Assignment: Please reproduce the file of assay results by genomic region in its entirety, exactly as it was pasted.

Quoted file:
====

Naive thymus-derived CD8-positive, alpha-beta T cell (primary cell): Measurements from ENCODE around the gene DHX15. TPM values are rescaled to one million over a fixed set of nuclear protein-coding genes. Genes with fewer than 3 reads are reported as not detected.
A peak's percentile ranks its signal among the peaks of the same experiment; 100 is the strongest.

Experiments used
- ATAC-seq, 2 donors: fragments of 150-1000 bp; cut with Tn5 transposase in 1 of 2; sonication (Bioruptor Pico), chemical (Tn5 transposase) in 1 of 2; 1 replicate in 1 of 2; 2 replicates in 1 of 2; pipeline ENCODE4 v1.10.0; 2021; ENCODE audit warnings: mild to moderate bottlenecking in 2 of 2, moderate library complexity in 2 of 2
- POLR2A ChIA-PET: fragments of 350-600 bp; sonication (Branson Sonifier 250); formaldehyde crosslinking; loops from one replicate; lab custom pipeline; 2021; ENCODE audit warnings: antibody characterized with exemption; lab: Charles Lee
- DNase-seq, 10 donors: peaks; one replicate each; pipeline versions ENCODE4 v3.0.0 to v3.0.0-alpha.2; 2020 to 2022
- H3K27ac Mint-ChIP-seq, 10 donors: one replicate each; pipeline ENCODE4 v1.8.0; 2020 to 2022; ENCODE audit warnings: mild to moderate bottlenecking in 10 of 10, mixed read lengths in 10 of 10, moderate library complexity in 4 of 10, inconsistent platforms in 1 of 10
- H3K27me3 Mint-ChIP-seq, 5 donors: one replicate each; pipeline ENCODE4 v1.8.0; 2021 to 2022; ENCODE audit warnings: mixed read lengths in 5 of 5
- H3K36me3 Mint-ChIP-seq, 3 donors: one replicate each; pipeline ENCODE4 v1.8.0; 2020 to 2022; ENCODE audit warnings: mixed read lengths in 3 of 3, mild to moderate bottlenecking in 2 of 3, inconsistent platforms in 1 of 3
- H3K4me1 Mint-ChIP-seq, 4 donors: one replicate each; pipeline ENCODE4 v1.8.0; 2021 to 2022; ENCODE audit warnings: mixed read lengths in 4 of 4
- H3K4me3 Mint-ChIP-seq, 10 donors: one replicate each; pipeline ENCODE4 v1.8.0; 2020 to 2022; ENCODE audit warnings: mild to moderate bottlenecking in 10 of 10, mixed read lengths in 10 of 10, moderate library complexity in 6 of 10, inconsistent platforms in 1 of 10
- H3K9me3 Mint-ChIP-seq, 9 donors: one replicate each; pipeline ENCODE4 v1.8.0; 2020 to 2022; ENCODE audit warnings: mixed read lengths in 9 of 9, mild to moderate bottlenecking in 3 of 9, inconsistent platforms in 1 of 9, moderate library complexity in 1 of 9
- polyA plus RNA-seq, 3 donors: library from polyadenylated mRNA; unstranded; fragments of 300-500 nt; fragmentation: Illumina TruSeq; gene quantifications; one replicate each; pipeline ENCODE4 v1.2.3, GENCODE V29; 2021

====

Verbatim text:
Naive thymus-derived CD8-positive, alpha-beta T cell (primary cell): Measurements from ENCODE around the gene DHX15. TPM values are rescaled to one million over a fixed set of nuclear protein-coding genes. Genes with fewer than 3 reads are reported as not detected.
A peak's percentile ranks its signal among the peaks of the same experiment; 100 is the strongest.

Experiments used
- ATAC-seq, 2 donors: fragments of 150-1000 bp; cut with Tn5 transposase in 1 of 2; sonication (Bioruptor Pico), chemical (Tn5 transposase) in 1 of 2; 1 replicate in 1 of 2; 2 replicates in 1 of 2; pipeline ENCODE4 v1.10.0; 2021; ENCODE audit warnings: mild to moderate bottlenecking in 2 of 2, moderate library complexity in 2 of 2
- POLR2A ChIA-PET: fragments of 350-600 bp; sonication (Branson Sonifier 250); formaldehyde crosslinking; loops from one replicate; lab custom pipeline; 2021; ENCODE audit warnings: antibody characterized with exemption; lab: Charles Lee
- DNase-seq, 10 donors: peaks; one replicate each; pipeline versions ENCODE4 v3.0.0 to v3.0.0-alpha.2; 2020 to 2022
- H3K27ac Mint-ChIP-seq, 10 donors: one replicate each; pipeline ENCODE4 v1.8.0; 2020 to 2022; ENCODE audit warnings: mild to moderate bottlenecking in 10 of 10, mixed read lengths in 10 of 10, moderate library complexity in 4 of 10, inconsistent platforms in 1 of 10
- H3K27me3 Mint-ChIP-seq, 5 donors: one replicate each; pipeline ENCODE4 v1.8.0; 2021 to 2022; ENCODE audit warnings: mixed read lengths in 5 of 5
- H3K36me3 Mint-ChIP-seq, 3 donors: one replicate each; pipeline ENCODE4 v1.8.0; 2020 to 2022; ENCODE audit warnings: mixed read lengths in 3 of 3, mild to moderate bottlenecking in 2 of 3, inconsistent platforms in 1 of 3
- H3K4me1 Mint-ChIP-seq, 4 donors: one replicate each; pipeline ENCODE4 v1.8.0; 2021 to 2022; ENCODE audit warnings: mixed read lengths in 4 of 4
- H3K4me3 Mint-ChIP-seq, 10 donors: one replicate each; pipeline ENCODE4 v1.8.0; 2020 to 2022; ENCODE audit warnings: mild to moderate bottlenecking in 10 of 10, mixed read lengths in 10 of 10, moderate library complexity in 6 of 10, inconsistent platforms in 1 of 10
- H3K9me3 Mint-ChIP-seq, 9 donors: one replicate each; pipeline ENCODE4 v1.8.0; 2020 to 2022; ENCODE audit warnings: mixed read lengths in 9 of 9, mild to moderate bottlenecking in 3 of 9, inconsistent platforms in 1 of 9, moderate library complexity in 1 of 9
- polyA plus RNA-seq, 3 donors: library from polyadenylated mRNA; unstranded; fragments of 300-500 nt; fragmentation: Illumina TruSeq; gene quantifications; one replicate each; pipeline ENCODE4 v1.2.3, GENCODE V29; 2021